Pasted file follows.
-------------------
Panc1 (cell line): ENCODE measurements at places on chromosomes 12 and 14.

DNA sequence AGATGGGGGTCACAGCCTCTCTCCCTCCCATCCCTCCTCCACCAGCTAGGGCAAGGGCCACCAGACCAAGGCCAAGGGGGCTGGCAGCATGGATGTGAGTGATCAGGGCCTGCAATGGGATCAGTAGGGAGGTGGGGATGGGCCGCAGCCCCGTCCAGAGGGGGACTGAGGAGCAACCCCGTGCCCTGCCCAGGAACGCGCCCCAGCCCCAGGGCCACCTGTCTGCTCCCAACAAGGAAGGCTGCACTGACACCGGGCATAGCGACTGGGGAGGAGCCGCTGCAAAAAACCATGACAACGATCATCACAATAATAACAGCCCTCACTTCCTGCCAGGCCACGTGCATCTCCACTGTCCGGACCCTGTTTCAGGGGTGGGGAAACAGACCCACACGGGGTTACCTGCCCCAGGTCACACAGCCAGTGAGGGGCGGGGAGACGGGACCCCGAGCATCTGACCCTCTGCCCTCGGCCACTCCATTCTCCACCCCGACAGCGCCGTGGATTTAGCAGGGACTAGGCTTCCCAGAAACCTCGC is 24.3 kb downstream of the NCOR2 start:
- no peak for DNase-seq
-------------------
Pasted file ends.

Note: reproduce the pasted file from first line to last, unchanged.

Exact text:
Panc1 (cell line): ENCODE measurements at places on chromosomes 12 and 14.

DNA sequence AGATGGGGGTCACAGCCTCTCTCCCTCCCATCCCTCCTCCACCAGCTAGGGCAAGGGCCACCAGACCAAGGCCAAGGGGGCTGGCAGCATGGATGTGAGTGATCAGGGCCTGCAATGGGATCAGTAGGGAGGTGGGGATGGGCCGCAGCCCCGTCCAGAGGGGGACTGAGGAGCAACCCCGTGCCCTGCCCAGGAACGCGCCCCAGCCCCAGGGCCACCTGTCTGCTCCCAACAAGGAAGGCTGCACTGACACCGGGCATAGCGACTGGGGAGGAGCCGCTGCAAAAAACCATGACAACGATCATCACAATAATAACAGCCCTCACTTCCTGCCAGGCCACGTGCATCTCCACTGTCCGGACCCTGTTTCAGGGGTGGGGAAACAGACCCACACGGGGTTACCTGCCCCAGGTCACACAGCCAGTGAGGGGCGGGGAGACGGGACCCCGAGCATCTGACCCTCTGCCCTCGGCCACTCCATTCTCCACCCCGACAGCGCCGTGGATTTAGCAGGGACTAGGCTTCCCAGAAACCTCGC is 24.3 kb downstream of the NCOR2 start:
- no peak for DNase-seq